After making such a big deal about brainstorming for our Christmas dinner, it didn't feel right to not follow up and at least share what we ended up eating. By the time we went grocery shopping for the meal, we were still largely undecided about the menu, but as is often the case here in Kenya, the market ended up dictating what we were to eat. A trip to the local butcher introduced us to some very attractive looking Kenyan ducks, one of which we decided to bring home with us. The grocer boasted bags of bokchoy that were so beautiful it seemed like a crime to leave them out and as fresh cranberries were still on hand, a spiced sauce was to be in order. In this way, our Christmas menu more or less fell into place.
In the end, we enjoyed a meal that I dare say we were quite proud of. But as it turned out, the most extraordinary thing about it was that it kept going, reincarnating itself for days to come and giving new meaning to the idea of leftovers.
In all honesty, we didn't make a true risotto... as in we didn't start with raw arborio rice nor did we steep and cook the rice in duck stock. But that's not to say that we couldn't have if we wanted to... it was just that we happened to have lots of left over rice and chicken stock that needed to be employed. So we threw in some frozen green peas and grated pecorino romano alongside the rest of the duck meat for a very quick and dirty duck "risotto." It was certainly enough to make any purist gawk in horror but for a pair of sluggish cooks coming off an exhausting day of cooking, it was perfect.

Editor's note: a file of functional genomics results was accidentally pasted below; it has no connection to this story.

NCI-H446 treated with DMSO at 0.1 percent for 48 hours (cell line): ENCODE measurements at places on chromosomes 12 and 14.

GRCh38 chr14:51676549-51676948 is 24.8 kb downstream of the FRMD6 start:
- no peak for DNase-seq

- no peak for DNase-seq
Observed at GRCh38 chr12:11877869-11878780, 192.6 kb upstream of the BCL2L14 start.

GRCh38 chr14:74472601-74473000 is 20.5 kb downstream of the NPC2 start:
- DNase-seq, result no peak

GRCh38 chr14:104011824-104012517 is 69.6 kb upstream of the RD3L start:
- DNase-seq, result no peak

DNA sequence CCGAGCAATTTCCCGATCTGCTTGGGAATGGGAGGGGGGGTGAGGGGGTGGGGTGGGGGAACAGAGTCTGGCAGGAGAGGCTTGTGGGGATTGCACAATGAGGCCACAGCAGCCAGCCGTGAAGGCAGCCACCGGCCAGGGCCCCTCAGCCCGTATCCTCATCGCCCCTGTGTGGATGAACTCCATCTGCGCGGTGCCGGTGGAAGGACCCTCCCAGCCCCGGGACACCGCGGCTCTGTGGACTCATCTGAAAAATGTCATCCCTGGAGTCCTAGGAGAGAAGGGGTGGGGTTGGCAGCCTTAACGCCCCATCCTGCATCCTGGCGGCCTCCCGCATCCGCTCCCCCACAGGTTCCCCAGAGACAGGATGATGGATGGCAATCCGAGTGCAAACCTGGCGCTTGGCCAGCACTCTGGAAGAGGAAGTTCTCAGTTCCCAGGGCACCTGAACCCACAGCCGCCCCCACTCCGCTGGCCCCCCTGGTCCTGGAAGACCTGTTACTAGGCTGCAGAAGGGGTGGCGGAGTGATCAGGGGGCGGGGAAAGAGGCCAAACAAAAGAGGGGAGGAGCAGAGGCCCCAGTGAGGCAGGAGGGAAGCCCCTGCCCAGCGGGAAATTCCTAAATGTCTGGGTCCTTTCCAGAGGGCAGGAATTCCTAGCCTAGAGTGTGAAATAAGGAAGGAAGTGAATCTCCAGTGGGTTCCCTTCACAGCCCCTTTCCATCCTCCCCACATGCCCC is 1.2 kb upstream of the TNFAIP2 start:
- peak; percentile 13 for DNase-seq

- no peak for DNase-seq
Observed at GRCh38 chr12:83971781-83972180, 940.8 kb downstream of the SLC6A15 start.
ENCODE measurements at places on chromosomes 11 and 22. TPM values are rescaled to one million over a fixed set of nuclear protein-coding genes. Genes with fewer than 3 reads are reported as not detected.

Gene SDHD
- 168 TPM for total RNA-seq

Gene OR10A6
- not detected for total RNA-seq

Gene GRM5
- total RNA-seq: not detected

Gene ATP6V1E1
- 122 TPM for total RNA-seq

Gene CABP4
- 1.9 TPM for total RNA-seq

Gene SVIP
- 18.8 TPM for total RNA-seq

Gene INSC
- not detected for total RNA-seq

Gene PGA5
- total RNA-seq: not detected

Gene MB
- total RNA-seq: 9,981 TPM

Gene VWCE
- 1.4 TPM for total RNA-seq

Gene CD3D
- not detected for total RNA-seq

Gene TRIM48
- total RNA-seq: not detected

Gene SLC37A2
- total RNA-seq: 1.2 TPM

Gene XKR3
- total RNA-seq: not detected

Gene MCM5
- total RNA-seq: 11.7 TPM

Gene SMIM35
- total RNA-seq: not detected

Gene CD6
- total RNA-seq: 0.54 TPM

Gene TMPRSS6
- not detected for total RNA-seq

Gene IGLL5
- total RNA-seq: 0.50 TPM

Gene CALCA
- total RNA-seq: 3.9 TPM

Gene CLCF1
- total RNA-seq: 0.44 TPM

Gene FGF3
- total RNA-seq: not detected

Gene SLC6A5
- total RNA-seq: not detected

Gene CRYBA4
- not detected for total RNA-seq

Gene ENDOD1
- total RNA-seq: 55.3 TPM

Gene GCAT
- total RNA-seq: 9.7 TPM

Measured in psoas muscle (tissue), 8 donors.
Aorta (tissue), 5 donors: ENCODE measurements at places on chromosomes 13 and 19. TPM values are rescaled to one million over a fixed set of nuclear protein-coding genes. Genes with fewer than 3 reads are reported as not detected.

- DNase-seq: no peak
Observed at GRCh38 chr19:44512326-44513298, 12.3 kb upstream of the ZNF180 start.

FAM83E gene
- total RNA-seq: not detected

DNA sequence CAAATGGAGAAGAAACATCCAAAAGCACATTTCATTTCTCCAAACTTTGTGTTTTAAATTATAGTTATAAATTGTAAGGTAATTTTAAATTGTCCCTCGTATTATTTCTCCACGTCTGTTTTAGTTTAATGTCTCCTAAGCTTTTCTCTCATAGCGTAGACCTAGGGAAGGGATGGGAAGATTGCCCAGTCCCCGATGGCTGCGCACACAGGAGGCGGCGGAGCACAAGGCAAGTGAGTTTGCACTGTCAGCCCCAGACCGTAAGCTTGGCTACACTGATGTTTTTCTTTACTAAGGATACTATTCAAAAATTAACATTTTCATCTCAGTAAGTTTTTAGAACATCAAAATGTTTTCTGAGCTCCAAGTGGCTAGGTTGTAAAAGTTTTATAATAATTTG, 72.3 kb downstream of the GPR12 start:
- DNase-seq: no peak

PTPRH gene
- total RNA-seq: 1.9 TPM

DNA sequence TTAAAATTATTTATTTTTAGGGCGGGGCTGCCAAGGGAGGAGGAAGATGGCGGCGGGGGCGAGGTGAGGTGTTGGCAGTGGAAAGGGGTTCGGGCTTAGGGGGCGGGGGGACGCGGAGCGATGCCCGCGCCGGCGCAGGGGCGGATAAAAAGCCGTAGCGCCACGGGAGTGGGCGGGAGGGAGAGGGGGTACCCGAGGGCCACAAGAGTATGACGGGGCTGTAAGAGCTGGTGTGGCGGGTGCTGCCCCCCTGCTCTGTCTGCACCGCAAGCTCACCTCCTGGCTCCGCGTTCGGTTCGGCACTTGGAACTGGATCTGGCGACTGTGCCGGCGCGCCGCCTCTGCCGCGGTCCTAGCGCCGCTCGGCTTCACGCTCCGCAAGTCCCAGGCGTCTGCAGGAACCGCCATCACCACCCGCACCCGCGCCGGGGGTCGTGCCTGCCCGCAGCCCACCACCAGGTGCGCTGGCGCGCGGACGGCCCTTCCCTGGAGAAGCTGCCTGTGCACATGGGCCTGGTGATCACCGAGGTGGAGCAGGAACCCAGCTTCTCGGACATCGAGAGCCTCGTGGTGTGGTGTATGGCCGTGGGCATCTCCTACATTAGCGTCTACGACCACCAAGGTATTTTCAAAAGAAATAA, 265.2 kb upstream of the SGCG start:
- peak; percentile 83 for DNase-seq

Left with just the bones, T decided to extract yet another meal from our duck by making a broth. Twenty minutes in the pressure cooker with a handful of diced carrots, celery, and onions yielded a thick and flavorful broth, the likes of which we had only seen when enjoying a bowl of Tonkotsu ramen... which is precisely what we then strove to recreate. As all of the duck meat had already been consumed, T employed the pressure cooker yet again to cook up some pork in a soy and ginger based marinade. Meanwhile, we added shiitake mushrooms and green onions to the broth and soft boiled a pair of eggs. After some final assembly, we sat down to one of the most authentic tasting bowls of homemade ramen that we've ever had the pleasure of confronting.
When we decided to buy our duck on the spur of the moment last week, I never would have guessed that it would provide for so many varied meals. Not that we were necessarily on a tight budget, but I must admit that I felt an immense sense of accomplishment having gotten so much bang for our buck. It has in some ways, opened my eyes to another approach to cooking that I suppose is somewhat antiquated these days. Now that we can go to the supermarket and pick up just the parts we need, one hardly ever has to come up with uses for an entire pig or cow. And having enjoyed a relatively middle class and modern upbringing, dining on a budget usually called for instant ramen and fast food, not devising ways of getting three meals out of one duck. While it was quite accidental, I am thankful that it was creativity and not desperation that helped our duck last as long as it did.
Photo credits for Duck Risotto and Duck Ramen
Spiced Cranberry Sauce
Pull-Apart Cheesy Onion Bread